To Make Us More Like Jesus
The unspeakable suffering experienced by grieving parents will be used by God to make us more like Jesus. Outside of the fact that God is involved in suffering to accomplish his purposes, there is absolutely no redeeming value to suffering. In athletic circles, a coach might tell his players during conditioning drills that, “What doesn’t kill you only makes you stronger.” But what works in athletics is certainly
not true in the death of a child. There is no way that a mother or father would be strong and wise enough to use the grief of a child’s death to become a better person on their own. In other words, there is no Biblical basis to believe in suffering for suffering’s sake. If it were up to us, we would have no ability to turn our suffering for good.
But because God is involved in our sufferings, our sufferings can be redeemed. Through suffering, God develops in us Christ-like character attributes, and we learn that the “greatest good of the Christian life is not absence of pain but Christ-likeness.”
Joni Eareckson Tada and Steven Estes, When God Weeps: Why Our Sufferings Matter to the Almighty (Grand Rapids, MI: Zondervan, 1997), 234. This Christ-likeness is important not only because our souls are eternal, but also because he need this Christ-likeness to get through our grief.
Paul wrote the epistles to young Christians who were enduring significant hardships. “We are hard pressed on every side, but not crushed, perplexed, but not in despair; persecuted, but not abandoned; struck down, but not destroyed. We always carry around in our body the death of Jesus, so that the life of Jesus may also be revealed in our body.”
2 Corinthians 4:8-10. As grieving parents, we know what it is like to be “hard pressed,” “perplexed” and even “struck down.” Our family and friends can see how we suffer, emotionally and physically, from our own grief. Even now, several years later, I “carry around” my grief in the sense that I cannot physically possess my son. As opposed to other parents I observe who seem to have their young children attached at the hip, we “carry around” our grief in the sense that we don’t have our children with us.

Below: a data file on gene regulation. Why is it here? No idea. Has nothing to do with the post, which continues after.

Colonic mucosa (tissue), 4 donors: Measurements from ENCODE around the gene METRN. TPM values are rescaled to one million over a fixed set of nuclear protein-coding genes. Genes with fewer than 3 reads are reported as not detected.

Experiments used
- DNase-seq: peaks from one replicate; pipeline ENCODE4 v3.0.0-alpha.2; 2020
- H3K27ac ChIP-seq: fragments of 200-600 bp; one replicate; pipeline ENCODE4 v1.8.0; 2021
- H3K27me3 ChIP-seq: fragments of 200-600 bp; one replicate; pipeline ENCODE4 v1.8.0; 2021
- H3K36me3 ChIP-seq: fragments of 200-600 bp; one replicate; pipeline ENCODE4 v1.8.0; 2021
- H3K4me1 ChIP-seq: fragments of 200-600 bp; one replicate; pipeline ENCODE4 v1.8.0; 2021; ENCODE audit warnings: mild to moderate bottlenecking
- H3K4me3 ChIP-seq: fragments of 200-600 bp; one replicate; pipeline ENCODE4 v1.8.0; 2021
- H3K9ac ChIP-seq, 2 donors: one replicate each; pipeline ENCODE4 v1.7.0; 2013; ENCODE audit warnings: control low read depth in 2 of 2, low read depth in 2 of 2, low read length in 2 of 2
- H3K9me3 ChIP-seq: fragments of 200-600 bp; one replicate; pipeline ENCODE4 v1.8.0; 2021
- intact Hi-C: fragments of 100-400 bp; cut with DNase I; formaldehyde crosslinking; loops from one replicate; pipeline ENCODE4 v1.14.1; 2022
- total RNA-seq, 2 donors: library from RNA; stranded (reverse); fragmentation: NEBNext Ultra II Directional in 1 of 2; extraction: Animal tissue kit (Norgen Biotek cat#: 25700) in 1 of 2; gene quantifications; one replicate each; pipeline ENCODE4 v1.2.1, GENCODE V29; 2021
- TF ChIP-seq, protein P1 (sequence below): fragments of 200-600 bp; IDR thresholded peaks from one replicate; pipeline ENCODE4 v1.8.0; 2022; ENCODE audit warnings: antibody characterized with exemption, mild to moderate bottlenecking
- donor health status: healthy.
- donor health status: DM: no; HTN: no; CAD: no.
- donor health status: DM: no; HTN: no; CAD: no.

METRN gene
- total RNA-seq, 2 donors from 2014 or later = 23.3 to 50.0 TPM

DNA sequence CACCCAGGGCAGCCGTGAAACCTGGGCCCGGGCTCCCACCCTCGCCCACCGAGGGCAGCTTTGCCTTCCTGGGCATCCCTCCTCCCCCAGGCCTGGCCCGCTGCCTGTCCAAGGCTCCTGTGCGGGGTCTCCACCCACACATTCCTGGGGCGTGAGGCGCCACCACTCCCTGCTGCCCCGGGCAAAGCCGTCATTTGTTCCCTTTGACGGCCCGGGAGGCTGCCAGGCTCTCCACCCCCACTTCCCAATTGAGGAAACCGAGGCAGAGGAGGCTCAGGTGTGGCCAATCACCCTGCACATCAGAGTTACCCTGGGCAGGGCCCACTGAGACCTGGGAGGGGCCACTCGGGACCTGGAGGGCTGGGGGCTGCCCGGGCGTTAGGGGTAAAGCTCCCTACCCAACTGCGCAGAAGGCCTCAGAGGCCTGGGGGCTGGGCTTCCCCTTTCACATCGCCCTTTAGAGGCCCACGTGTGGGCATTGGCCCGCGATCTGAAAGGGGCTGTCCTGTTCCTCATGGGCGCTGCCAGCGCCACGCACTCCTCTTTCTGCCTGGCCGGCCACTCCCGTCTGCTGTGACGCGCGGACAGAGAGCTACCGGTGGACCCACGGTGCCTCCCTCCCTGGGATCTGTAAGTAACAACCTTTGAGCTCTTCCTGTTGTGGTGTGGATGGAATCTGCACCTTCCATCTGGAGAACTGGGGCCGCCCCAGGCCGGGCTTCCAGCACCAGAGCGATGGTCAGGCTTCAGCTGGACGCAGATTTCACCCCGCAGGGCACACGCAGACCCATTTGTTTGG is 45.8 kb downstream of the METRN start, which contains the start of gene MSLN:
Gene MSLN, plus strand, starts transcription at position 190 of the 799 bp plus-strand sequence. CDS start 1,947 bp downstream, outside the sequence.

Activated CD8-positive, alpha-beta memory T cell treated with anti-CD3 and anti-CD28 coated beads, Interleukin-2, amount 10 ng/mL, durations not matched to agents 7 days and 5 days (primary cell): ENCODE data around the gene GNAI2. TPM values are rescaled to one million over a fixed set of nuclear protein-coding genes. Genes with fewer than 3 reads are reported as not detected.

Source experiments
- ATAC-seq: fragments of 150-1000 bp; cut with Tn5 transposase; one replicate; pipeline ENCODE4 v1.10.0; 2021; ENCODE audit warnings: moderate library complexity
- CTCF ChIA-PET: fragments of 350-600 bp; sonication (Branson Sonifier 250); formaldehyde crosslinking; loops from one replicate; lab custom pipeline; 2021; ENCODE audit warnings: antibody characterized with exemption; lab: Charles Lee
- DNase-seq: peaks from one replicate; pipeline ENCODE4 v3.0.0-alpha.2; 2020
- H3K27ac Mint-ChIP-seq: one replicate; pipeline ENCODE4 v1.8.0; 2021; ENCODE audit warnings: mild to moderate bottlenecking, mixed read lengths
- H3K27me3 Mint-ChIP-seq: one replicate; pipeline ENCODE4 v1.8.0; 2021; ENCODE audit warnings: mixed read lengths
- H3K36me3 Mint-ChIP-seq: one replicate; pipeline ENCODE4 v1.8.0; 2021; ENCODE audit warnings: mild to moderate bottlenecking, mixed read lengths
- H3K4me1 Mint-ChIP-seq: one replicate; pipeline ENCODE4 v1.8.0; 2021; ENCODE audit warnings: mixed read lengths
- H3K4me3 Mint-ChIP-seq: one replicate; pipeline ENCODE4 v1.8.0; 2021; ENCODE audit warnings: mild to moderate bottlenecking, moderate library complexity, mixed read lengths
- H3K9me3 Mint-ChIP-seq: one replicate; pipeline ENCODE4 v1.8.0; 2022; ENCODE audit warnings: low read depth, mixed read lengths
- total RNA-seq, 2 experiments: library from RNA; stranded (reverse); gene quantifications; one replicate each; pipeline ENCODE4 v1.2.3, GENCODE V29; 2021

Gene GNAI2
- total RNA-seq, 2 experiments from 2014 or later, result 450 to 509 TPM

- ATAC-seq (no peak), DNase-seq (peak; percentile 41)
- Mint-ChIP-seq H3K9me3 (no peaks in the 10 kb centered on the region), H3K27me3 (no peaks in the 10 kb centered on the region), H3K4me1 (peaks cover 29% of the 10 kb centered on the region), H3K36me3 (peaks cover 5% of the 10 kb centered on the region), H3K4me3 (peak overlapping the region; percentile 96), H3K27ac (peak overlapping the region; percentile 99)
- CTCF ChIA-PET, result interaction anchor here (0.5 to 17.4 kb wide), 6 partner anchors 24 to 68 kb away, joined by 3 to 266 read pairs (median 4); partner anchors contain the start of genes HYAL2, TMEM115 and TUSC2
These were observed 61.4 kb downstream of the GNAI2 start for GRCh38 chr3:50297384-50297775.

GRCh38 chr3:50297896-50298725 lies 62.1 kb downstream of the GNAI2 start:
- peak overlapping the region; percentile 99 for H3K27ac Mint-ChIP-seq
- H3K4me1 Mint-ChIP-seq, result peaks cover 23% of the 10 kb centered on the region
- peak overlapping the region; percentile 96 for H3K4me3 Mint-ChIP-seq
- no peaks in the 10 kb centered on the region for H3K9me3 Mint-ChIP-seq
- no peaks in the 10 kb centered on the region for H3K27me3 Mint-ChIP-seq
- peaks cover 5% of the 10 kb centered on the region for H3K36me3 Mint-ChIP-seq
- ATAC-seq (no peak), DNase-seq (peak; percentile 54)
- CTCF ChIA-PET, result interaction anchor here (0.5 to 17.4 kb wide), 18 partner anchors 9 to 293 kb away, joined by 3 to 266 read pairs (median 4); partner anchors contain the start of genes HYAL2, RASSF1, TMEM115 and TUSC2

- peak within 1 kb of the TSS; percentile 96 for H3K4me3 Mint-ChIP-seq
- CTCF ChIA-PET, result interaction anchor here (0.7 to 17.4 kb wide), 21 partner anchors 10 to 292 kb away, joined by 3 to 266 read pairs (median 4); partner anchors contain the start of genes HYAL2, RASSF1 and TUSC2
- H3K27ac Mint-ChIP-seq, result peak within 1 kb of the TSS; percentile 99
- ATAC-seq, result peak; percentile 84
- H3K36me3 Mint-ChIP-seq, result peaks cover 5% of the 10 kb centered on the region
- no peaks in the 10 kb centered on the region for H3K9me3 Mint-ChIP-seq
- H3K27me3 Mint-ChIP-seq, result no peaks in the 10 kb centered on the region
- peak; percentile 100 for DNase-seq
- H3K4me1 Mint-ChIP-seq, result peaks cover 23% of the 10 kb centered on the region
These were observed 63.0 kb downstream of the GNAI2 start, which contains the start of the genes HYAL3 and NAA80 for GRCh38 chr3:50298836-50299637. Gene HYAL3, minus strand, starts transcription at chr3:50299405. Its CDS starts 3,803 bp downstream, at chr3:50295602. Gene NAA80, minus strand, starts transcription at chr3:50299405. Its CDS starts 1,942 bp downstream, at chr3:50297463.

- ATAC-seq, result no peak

To the extent that we rely upon Jesus in our suffering, we develop a hope for the future, and in the process reveal Jesus “in our body” by demonstrating for any other observers where our help ultimately comes from. In the book of Romans, we are promised that suffering “produces endurance, and endurance produces character, and character produces hope, and hope does not put us to shame, because God’s love has been poured into our hearts through the Holy Spirit who has been given to us.”
Romans 5:3-4. Family and friends know how difficult our sufferings have been, and therefore could testify as to miraculous it is (or would be) if we choose to live in hope for the future. Holding on to hope is good for us now in the midst of our grief. But in addition to being good for us, it glorifies God, as those who observe a renewed hope rising out our lives have nowhere to attribute this miracle than to God.
By relying upon Jesus in the midst of our suffering, we develop a hope in God that glorifies Him and is good for us. Jesus says, “I am the vine; you are the branches. Whoever abides in me and I in him, he it is that bears much fruit, for apart from me you can do nothing.”
John 15:5-6. We are called to hope in God, even now, that we might develop the type of endurance necessary to hope in God until we see our children again.
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